Perpignan

Perpignan (pĕrpēnyäNˈ) [key], city (1990 pop. 108,049), capital of Pyrénées-Orientales dept., S France, near the Spanish border and the Mediterranean. It is a farm trade center, handling wine, fruits, and vegetables. It has distilleries, canneries, and factories making chocolate, clothing, paper, and toys. Tourism is also important; there is a nearby international airport, and the city is a thoroughfare for motorists going to Spain. Founded c.10th cent., Perpignan was the fortified capital of the Spanish kingdom of Roussillon. Its architecture shows much Spanish influence. Among its notable buildings are the Loge (14th cent.), built to house the merchants' exchange; the Gothic Cathedral of St. Jean (14th–15th cent.); and the castle of the kings of Majorca (13th–15th cent.), which forms part of the old citadel dominating the city.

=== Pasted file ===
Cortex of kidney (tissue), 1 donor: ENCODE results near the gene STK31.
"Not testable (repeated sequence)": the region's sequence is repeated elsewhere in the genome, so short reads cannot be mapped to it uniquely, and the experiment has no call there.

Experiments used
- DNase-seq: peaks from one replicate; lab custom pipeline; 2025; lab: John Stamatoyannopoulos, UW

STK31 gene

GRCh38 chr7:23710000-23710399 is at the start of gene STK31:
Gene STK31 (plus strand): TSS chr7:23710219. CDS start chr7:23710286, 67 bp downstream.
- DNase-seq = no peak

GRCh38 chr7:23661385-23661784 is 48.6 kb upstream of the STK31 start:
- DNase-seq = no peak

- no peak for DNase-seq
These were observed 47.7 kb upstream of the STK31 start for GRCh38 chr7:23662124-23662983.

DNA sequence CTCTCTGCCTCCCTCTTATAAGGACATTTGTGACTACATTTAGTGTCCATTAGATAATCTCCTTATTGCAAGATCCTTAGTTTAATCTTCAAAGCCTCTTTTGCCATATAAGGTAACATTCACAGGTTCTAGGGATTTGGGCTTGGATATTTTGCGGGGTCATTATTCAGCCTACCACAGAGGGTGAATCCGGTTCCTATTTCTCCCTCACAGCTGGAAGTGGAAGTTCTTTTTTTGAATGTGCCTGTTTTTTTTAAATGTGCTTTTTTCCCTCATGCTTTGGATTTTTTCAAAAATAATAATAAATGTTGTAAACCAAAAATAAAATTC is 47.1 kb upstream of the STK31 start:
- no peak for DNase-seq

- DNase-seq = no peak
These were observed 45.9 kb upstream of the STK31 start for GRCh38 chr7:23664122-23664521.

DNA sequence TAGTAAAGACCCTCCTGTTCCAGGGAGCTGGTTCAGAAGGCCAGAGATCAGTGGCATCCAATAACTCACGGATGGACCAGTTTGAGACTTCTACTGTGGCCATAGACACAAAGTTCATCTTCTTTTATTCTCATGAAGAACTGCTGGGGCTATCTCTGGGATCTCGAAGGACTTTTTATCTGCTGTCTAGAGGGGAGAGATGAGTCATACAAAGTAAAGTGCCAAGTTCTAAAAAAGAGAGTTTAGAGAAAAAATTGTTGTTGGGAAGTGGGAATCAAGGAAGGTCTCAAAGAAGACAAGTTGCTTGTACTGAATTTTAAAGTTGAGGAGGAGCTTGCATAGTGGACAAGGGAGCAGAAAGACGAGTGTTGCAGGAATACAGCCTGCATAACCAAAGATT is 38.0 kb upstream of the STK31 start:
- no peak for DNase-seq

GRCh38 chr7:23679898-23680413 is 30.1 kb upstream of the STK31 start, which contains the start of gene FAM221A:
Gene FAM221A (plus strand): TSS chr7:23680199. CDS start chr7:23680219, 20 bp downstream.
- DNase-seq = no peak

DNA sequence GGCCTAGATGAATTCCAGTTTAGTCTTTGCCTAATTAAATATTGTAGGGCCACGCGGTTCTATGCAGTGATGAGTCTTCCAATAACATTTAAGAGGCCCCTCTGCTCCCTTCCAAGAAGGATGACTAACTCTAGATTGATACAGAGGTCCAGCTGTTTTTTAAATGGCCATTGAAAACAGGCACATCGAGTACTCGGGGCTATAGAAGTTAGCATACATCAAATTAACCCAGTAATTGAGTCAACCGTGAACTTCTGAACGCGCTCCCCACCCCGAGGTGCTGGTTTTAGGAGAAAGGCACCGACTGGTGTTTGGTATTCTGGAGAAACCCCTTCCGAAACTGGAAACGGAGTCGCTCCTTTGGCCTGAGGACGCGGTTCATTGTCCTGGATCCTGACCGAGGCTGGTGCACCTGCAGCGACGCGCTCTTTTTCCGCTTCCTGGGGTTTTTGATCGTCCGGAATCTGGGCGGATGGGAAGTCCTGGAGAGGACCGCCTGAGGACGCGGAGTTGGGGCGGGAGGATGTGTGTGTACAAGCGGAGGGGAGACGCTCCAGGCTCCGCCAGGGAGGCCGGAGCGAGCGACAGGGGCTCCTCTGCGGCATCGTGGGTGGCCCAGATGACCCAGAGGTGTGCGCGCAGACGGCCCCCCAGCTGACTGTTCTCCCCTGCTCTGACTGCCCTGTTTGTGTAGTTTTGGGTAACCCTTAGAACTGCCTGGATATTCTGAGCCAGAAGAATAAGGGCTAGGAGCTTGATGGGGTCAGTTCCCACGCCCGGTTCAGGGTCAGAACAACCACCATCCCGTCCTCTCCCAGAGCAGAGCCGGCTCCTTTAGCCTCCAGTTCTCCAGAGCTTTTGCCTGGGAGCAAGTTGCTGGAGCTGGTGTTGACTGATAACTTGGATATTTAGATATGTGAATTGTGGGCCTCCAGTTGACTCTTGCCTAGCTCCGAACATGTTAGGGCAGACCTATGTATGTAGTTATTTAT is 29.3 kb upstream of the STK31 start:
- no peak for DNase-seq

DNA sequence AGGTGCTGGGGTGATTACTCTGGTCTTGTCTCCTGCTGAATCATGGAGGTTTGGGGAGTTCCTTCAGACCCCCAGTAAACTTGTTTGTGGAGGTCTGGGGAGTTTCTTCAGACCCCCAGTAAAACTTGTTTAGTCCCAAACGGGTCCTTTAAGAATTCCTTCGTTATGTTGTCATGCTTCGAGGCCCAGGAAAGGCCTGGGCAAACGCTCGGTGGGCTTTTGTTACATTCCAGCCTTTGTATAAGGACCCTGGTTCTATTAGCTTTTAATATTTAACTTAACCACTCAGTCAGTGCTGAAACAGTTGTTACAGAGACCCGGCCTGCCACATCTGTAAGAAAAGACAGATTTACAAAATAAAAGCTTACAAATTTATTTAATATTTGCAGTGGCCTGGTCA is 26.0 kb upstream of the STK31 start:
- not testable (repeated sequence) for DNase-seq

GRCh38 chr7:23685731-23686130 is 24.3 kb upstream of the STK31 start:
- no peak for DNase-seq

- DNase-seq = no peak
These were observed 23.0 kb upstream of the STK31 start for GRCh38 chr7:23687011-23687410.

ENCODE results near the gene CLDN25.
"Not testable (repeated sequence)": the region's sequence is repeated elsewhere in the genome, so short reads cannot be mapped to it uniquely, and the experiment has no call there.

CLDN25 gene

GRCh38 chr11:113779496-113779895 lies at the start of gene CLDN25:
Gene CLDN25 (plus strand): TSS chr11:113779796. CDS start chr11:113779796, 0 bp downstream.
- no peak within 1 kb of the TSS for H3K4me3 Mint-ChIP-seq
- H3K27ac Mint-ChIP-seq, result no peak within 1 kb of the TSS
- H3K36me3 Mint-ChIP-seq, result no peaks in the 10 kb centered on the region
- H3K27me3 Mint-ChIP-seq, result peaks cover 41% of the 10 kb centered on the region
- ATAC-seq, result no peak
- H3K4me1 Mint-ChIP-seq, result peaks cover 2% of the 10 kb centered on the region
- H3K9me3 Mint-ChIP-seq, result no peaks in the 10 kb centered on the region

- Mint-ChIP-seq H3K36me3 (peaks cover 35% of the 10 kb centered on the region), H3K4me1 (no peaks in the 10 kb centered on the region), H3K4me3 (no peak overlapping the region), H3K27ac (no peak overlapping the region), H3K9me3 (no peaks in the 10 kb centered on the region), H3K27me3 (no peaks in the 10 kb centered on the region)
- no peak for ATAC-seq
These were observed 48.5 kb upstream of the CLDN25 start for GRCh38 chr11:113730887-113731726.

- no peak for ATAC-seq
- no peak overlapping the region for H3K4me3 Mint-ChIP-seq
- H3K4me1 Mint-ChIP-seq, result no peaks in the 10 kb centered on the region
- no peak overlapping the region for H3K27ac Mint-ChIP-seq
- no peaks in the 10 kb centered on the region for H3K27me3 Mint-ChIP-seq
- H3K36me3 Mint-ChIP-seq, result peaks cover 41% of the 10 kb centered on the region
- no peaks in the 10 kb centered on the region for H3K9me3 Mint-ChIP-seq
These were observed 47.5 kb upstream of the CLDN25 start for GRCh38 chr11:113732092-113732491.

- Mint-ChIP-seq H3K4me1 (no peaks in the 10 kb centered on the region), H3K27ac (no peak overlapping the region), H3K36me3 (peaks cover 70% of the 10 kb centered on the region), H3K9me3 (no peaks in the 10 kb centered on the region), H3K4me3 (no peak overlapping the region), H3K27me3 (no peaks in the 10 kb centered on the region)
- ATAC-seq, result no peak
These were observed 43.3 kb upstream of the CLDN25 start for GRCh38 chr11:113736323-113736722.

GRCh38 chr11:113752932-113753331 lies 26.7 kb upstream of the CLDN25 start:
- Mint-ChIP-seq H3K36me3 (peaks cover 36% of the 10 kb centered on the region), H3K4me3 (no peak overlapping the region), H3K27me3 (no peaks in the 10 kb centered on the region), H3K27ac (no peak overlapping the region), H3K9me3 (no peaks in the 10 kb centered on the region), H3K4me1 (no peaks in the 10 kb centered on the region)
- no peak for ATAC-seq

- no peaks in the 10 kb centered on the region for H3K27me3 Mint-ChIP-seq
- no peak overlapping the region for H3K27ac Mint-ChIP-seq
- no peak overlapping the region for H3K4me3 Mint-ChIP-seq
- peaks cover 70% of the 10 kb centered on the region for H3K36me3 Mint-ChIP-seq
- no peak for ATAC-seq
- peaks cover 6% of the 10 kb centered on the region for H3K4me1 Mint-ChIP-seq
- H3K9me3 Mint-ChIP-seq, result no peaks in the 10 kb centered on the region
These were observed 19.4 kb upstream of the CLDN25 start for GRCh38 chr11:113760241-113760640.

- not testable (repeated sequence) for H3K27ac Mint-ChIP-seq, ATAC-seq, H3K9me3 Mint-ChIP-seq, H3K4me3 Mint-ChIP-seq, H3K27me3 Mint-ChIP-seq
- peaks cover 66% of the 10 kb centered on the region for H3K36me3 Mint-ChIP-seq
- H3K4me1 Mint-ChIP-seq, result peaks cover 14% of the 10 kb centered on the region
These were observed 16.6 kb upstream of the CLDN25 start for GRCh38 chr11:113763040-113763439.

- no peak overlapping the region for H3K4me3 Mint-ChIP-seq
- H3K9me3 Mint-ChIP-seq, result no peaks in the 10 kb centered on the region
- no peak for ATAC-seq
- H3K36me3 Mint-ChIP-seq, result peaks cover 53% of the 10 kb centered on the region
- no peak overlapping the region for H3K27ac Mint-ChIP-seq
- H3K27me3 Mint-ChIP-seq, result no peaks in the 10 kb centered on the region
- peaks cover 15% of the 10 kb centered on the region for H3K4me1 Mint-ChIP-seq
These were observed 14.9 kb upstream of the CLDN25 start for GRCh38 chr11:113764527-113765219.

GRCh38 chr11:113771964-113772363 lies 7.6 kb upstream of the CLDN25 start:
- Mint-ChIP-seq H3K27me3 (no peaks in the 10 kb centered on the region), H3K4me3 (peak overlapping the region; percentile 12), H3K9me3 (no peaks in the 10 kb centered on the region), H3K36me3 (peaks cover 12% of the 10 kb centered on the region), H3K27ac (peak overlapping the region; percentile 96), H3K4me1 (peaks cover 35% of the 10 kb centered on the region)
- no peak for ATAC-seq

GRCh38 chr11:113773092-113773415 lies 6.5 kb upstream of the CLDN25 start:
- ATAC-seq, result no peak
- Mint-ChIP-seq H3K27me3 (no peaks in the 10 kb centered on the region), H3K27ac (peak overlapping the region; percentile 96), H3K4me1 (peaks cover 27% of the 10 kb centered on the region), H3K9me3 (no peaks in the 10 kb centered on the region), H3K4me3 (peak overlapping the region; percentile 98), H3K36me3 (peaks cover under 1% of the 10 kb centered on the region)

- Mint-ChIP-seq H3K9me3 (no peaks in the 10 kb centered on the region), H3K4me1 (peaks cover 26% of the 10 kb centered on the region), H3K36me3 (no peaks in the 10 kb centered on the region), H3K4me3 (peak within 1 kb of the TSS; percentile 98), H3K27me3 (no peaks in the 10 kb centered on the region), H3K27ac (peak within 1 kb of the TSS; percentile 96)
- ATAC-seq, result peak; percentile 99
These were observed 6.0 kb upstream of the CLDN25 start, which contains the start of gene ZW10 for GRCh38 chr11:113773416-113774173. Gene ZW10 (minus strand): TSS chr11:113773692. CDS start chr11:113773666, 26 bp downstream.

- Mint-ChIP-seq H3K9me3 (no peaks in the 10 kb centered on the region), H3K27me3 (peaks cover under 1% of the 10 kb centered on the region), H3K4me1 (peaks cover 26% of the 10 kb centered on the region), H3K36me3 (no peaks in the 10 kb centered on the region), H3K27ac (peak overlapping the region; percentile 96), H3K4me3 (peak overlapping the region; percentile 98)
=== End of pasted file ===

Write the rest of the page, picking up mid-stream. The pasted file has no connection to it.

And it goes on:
The Columbia Electronic Encyclopedia, 6th ed. Copyright © 2012, Columbia University Press. All rights reserved.

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